The Deputy Leader of the Green Party has criticised Manchester University’s investment portfolio
Manchester University bosses have been told that “it is completely irresponsible to invest in companies that are causing dangerous climate change”; after The Mancunion revealed in issue 11 that the University holds 1.7 million shares in oil companies including Shell, BP and Halliburton.
The Deputy Leader of the Green Party, Adrian Ramsay said that it was important for universities to put pressure on companies which they hold shares in “to tackle human rights abuses and to promote the policies we need for an ethical, fairer world.”
The University of Manchester claims that its investment policy is guided by its “Policy for Socially Responsible Investment” which commits the institution to: “making investment decisions on the basis of specific social, ethical and environmental criteria.”
The policy goes on to state that using its position as an investor: “the University … will use its influence in an effort to reduce and, ideally, eliminate, irresponsible corporate behaviour leading to … environmental degradation and human rights violations”.
Despite this the University holds 738,166 shares in BP PLC; as well as 137,962 shares in Royal Dutch Shell, and 15,870 shares in the American firm Halliburton.
Both BP and Halliburton were heavily implicated in the devastating Gulf of Mexico oil spill in 2010 in which 11 people died and 4.9 million barrels of oil were leaked into the ocean, devastating wildlife.
Shell meanwhile has faced severe criticism from several human rights groups, including Amnesty International, for its conduct in the Niger Delta. In November of last year Amnesty stated that, “Shell must commit to pay an initial $1 billion to begin the clean-up of pollution caused by oil spills in the Niger Delta.”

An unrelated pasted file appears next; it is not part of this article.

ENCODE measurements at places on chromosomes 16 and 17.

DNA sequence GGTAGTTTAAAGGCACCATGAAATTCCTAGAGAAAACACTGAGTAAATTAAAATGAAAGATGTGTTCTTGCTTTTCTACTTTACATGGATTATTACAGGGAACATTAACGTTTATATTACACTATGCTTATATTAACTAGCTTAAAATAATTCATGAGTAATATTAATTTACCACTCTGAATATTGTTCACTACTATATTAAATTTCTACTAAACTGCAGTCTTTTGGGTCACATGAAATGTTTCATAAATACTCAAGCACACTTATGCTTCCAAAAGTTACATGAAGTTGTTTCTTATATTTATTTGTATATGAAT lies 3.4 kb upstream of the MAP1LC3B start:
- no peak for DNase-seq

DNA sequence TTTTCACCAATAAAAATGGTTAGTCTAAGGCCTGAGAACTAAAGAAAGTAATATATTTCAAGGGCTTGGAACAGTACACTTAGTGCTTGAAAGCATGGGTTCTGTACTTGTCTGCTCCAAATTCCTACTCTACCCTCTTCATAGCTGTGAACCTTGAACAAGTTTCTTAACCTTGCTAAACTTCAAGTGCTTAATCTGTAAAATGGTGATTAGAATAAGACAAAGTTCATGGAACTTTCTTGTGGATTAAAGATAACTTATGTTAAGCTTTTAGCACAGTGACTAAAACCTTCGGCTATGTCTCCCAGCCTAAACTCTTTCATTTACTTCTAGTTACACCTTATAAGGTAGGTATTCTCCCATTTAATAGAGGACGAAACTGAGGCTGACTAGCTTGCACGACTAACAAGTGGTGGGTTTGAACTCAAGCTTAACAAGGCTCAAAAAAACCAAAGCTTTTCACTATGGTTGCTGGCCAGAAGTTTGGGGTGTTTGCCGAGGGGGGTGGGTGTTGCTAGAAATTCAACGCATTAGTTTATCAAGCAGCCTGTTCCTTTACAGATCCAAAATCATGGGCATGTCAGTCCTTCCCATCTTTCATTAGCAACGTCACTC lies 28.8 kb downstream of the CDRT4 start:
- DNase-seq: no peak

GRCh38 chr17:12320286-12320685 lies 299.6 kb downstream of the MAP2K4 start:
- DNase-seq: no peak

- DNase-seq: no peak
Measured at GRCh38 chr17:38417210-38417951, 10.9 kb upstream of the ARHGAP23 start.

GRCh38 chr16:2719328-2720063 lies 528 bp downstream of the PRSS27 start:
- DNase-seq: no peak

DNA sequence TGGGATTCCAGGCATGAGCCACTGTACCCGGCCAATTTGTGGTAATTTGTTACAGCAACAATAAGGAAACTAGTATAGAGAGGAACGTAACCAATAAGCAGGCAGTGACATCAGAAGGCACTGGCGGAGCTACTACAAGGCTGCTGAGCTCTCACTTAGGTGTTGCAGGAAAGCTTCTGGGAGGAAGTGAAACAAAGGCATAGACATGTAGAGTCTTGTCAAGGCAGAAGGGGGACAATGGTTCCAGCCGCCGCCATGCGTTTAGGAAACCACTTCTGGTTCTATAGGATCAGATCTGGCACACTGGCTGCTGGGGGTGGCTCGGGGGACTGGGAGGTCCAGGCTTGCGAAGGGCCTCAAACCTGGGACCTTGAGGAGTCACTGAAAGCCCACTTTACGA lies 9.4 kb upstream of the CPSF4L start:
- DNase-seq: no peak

Independent estimates state that as much as 4,000 barrels of oil were leaked from the Trans-Niger pipeline every day for between four and ten weeks in 2008, causing terrific environmental destruction in a region where, according to the UN Development Fund, “60 percent of people rely on the natural environment for their livelihood.”
Looking to send a message to Manchester Vice Chancellor Nancy Rothwell, Mr Ramsay said that: “you’ve got the right policy on paper, but you’ve got to apply it in practice.”
Ramsay, who ran as a candidate in the 2010 general election, went on to say that he felt that the institutions’ investments in ‘big oil’ companies were “completely irresponsible … when the University’s policy is supposed to be about ethical investment.”
The university declined to comment when approached by The Mancunion about the condemnation by the Green Party Deputy Leader.